Page 1 of 2 12 LastLast
Results 1 to 10 of 14

Thread: Advice on boiler temp setting

  1. #1
    Automated Home Lurker
    Join Date
    Oct 2004
    Posts
    4

    Default Advice on boiler temp setting

    I'm moving to having a thermostat in the house, and after advice on how the boiler temperature should be set.

    Up until now we've used the boiler temperate (plus on-time) to regulate the house temperature, crude and needs constant manual intervention as the weather changes.

    With a stat on the system, what level should the boiler be set to for optimum heating?

    My thoughts are that if it's low, rooms may take too long to warm up, if it's high it may be too quick and the controller starts to cycle too much, or is the high setting best so that things do get warm quick?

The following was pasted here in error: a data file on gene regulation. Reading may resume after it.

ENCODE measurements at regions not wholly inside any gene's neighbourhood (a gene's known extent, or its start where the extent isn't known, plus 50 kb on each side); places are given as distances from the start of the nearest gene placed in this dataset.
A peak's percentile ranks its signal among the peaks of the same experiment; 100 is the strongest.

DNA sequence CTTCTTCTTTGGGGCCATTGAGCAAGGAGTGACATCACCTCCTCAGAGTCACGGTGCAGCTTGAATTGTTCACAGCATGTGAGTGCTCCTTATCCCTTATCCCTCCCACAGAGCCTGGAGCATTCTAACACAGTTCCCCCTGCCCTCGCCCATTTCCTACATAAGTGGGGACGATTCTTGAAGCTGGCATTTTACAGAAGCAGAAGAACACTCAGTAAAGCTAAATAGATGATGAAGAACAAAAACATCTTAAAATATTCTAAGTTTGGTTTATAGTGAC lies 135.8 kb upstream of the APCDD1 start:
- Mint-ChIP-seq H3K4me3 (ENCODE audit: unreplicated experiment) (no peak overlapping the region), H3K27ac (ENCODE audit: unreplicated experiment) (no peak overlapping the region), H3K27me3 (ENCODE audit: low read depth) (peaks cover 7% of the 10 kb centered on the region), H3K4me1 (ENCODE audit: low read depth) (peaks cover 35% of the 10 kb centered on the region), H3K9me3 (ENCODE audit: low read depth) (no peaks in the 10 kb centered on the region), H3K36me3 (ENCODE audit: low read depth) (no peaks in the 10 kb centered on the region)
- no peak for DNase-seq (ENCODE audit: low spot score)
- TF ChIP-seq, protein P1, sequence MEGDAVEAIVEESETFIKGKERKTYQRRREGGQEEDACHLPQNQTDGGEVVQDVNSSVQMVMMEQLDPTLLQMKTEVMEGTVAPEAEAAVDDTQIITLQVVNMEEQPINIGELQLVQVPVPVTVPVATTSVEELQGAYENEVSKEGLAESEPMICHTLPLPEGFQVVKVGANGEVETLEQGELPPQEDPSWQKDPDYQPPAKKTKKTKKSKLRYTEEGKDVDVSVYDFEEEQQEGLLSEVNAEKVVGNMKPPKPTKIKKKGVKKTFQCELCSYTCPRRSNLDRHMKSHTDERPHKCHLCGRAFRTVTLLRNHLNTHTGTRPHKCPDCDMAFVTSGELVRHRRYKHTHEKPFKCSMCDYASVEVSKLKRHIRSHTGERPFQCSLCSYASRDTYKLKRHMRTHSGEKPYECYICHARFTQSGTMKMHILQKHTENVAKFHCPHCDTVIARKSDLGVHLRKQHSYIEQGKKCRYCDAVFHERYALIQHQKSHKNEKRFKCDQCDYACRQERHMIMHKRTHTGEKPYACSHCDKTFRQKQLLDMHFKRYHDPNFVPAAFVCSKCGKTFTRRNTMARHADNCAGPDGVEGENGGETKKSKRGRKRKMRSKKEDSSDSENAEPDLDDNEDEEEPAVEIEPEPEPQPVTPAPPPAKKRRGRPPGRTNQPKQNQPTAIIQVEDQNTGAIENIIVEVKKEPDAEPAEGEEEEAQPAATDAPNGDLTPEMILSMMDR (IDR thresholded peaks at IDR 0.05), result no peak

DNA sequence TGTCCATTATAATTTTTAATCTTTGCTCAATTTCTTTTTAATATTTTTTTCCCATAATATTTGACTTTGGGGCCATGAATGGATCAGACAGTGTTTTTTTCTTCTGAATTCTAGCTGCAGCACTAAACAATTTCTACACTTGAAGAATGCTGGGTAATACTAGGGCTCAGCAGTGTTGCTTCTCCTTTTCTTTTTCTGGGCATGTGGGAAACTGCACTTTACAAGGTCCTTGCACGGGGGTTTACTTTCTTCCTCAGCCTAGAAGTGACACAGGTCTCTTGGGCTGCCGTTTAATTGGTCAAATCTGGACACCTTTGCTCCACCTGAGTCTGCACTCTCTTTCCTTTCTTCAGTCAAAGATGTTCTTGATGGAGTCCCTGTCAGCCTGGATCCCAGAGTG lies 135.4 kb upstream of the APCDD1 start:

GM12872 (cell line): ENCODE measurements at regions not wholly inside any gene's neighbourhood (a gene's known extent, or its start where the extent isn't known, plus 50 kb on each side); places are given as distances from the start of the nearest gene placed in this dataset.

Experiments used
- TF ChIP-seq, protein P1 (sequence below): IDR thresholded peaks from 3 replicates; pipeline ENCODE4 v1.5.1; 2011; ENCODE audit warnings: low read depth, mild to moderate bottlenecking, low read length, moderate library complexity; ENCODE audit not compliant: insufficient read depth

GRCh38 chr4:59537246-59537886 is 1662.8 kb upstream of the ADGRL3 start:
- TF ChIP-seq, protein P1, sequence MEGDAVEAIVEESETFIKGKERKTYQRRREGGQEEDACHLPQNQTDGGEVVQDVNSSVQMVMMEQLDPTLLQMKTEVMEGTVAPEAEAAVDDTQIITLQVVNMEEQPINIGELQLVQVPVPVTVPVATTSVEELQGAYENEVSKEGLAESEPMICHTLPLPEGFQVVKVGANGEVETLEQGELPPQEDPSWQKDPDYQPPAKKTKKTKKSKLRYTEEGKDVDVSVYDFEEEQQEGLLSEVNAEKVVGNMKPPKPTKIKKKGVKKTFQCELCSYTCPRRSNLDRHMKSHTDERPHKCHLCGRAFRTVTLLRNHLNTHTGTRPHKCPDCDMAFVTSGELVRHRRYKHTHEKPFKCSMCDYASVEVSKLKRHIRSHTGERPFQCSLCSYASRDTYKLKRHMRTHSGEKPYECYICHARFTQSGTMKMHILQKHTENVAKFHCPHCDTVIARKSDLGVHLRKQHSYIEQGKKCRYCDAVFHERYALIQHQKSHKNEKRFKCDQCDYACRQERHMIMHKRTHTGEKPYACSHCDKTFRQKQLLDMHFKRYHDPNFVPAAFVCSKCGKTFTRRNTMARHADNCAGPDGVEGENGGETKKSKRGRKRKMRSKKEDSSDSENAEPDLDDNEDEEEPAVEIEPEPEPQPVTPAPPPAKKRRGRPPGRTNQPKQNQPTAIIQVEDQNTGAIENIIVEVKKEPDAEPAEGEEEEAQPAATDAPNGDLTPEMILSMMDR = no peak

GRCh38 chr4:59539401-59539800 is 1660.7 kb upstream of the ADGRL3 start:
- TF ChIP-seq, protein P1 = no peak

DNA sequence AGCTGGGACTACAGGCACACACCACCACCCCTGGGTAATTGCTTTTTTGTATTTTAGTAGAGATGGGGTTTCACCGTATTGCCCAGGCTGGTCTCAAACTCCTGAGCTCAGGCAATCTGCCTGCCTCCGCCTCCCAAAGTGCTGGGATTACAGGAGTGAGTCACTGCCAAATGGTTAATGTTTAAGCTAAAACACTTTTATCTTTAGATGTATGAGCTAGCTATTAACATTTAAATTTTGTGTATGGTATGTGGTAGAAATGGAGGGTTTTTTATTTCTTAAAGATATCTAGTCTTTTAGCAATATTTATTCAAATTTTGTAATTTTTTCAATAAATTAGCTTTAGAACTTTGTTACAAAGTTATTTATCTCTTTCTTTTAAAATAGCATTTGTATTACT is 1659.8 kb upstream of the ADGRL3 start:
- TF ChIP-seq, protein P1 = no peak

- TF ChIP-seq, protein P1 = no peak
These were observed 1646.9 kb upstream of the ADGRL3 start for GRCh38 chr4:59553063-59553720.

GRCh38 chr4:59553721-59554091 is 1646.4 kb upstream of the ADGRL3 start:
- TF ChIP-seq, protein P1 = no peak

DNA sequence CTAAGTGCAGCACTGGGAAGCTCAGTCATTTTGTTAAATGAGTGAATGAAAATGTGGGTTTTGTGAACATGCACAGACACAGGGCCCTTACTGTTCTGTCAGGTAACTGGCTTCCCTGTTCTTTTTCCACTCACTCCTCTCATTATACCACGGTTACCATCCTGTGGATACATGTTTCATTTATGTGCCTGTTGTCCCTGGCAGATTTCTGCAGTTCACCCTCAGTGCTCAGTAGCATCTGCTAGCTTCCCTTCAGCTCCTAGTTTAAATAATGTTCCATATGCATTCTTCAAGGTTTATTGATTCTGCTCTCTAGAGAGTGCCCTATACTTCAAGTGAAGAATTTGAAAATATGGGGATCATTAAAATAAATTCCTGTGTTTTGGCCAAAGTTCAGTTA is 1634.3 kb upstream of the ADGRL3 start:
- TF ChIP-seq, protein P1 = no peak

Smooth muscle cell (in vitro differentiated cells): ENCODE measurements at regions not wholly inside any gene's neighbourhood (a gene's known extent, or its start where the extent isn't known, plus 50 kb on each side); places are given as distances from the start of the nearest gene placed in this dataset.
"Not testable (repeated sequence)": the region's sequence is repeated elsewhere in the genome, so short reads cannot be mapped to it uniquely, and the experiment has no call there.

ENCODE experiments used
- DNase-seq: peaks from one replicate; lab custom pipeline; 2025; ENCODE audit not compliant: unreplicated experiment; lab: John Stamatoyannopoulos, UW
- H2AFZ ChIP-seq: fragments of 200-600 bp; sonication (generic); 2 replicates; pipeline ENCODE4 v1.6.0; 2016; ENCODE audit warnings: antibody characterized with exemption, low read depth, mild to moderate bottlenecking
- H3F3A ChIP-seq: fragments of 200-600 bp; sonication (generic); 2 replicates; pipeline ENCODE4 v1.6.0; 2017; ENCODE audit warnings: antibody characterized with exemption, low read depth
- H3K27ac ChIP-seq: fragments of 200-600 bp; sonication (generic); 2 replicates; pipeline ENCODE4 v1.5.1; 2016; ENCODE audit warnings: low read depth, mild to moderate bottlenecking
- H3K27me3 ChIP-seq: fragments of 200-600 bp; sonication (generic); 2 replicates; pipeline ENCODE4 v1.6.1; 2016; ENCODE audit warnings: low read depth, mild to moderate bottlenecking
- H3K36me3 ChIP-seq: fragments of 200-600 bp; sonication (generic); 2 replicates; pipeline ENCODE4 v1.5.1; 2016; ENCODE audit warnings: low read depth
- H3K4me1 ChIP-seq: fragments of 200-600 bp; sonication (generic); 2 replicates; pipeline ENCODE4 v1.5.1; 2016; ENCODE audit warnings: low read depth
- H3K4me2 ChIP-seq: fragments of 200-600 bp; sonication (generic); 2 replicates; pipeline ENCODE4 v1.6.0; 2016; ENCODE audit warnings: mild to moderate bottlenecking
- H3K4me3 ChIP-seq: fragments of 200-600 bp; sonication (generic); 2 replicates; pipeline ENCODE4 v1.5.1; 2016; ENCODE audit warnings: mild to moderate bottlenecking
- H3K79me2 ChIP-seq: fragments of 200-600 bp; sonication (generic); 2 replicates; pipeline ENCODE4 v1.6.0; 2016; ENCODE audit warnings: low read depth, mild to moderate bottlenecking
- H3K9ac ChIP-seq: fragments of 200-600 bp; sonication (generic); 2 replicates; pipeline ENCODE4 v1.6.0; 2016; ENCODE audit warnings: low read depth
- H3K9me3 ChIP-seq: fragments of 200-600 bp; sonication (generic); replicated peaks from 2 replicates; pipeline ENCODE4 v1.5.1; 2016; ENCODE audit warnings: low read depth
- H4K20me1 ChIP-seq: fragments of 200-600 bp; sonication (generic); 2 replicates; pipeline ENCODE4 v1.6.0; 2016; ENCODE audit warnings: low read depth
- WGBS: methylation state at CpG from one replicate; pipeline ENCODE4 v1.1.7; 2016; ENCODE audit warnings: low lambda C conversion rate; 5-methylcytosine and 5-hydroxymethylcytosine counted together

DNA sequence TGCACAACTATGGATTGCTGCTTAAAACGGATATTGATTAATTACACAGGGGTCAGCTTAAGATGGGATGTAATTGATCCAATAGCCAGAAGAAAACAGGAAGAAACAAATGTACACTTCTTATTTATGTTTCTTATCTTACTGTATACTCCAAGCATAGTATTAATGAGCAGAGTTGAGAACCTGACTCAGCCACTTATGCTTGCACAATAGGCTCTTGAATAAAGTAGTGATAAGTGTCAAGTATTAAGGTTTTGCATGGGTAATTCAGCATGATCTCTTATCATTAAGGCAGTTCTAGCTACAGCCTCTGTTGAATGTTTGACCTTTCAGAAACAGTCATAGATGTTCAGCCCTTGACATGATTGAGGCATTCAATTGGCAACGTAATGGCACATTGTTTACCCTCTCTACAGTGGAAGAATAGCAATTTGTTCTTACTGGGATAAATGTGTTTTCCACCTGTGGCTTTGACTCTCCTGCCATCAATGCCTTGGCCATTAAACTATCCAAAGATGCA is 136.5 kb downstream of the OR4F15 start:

Jim

  2. #2
    Automated Home Jr Member
    Join Date
    Dec 2013
    Posts
    12

    Default

    Fit a weather compensator!

  3. #3
    Automated Home Guru MichaelD's Avatar
    Join Date
    Mar 2006
    Location
    Lancashire
    Posts
    163

    Default

    With room thermostats and a modern boiler, you should set the boiler on its highest heat setting, that will get everything warmed up quickly, then as the rooms reach their target temperature, the rad thermostats will turn off the heat to that radiator, to keep each room at the required temperature.

    As the radiators reduce the heat they take out of the circulating water, the return flow gets hotter, and the boiler will reduce the gas it burns to keep the output temperature at the right level.

    That is how a fully controlled system works, if you only have a single whole-house control, then you'll probably need to reduce the boiler temperature to stop the overall temperature from overshooting.

    You could always try it at 75%, then adjust up or down until it works right for your house.

  4. #4
    Automated Home Jr Member